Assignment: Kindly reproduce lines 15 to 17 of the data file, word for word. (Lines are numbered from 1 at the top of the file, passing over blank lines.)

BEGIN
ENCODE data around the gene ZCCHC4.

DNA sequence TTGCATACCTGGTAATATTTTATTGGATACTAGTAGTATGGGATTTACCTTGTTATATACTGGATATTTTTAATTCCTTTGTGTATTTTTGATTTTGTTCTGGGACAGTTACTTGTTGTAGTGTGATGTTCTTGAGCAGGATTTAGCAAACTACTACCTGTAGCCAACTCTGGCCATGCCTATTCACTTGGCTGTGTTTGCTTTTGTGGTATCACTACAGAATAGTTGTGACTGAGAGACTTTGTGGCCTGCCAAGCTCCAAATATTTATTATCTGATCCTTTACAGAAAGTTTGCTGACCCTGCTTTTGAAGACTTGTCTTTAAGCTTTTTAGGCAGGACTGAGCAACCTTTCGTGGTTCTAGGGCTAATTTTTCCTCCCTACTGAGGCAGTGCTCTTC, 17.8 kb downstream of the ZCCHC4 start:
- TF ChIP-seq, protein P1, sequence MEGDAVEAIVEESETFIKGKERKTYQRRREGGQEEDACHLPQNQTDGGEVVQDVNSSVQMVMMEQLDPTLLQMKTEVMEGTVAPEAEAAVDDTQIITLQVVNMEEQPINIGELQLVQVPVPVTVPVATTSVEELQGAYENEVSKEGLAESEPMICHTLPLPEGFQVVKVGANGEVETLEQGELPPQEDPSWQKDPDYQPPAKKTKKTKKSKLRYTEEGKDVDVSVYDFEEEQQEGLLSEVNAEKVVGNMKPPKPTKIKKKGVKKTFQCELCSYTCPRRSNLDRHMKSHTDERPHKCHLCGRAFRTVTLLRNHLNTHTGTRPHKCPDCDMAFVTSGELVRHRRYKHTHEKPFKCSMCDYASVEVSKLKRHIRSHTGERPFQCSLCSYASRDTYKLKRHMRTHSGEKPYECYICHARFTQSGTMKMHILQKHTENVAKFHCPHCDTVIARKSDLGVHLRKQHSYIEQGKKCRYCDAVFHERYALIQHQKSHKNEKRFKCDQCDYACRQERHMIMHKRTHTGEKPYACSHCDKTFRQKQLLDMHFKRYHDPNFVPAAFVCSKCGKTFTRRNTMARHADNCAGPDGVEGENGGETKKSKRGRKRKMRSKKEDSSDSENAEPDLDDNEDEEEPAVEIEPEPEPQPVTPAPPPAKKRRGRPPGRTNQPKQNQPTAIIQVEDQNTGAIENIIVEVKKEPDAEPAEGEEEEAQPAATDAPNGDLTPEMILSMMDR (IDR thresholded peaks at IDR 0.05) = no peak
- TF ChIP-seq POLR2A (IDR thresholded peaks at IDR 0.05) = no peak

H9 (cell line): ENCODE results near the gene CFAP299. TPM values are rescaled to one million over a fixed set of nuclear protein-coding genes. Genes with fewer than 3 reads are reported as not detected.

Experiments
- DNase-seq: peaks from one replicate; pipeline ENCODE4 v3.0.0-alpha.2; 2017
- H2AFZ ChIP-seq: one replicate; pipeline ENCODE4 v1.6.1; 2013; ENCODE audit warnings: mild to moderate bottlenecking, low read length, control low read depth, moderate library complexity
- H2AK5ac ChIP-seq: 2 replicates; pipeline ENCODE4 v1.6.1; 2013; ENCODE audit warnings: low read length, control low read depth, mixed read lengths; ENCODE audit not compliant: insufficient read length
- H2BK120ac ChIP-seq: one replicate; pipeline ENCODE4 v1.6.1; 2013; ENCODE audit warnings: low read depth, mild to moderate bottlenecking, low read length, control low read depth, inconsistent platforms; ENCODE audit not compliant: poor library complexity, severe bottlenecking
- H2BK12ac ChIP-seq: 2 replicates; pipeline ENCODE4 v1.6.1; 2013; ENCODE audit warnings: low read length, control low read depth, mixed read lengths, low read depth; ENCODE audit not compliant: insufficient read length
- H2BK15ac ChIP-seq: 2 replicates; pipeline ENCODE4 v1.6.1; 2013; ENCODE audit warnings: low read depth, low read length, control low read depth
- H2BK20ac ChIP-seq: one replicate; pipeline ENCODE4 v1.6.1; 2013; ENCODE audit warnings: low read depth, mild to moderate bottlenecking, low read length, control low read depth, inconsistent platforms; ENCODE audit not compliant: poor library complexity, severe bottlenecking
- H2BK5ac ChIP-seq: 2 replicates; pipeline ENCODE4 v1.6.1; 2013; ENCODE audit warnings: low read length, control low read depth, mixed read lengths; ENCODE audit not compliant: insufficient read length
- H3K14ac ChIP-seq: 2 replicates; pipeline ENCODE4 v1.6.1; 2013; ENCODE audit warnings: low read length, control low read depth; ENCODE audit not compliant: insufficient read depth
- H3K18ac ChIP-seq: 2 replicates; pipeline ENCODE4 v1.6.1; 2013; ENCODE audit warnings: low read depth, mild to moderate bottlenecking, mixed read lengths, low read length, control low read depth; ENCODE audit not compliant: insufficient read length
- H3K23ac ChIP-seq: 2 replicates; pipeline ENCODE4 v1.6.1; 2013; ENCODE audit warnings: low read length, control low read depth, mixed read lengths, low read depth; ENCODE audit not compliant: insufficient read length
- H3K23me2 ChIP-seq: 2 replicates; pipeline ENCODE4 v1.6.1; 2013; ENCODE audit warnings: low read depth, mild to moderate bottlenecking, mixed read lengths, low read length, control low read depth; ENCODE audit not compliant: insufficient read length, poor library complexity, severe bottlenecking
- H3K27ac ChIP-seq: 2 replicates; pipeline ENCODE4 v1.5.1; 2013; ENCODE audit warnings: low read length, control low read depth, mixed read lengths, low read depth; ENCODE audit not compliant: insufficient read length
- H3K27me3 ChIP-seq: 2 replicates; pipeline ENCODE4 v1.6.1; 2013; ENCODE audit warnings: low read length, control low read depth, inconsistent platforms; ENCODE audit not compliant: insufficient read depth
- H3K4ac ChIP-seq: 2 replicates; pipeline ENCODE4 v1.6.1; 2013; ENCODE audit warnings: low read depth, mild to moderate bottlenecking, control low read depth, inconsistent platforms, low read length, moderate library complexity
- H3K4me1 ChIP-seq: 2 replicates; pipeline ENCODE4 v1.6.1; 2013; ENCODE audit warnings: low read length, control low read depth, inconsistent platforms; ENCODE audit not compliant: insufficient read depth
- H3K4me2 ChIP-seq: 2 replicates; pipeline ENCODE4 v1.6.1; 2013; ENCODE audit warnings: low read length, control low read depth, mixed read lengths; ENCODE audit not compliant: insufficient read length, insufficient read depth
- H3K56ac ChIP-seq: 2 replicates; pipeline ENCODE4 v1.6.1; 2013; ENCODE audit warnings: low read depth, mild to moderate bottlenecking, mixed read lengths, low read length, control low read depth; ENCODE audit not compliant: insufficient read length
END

- H3K14ac ChIP-seq: 2 replicates; pipeline ENCODE4 v1.6.1; 2013; ENCODE audit warnings: low read length, control low read depth; ENCODE audit not compliant: insufficient read depth
- H3K18ac ChIP-seq: 2 replicates; pipeline ENCODE4 v1.6.1; 2013; ENCODE audit warnings: low read depth, mild to moderate bottlenecking, mixed read lengths, low read length, control low read depth; ENCODE audit not compliant: insufficient read length
- H3K23ac ChIP-seq: 2 replicates; pipeline ENCODE4 v1.6.1; 2013; ENCODE audit warnings: low read length, control low read depth, mixed read lengths, low read depth; ENCODE audit not compliant: insufficient read length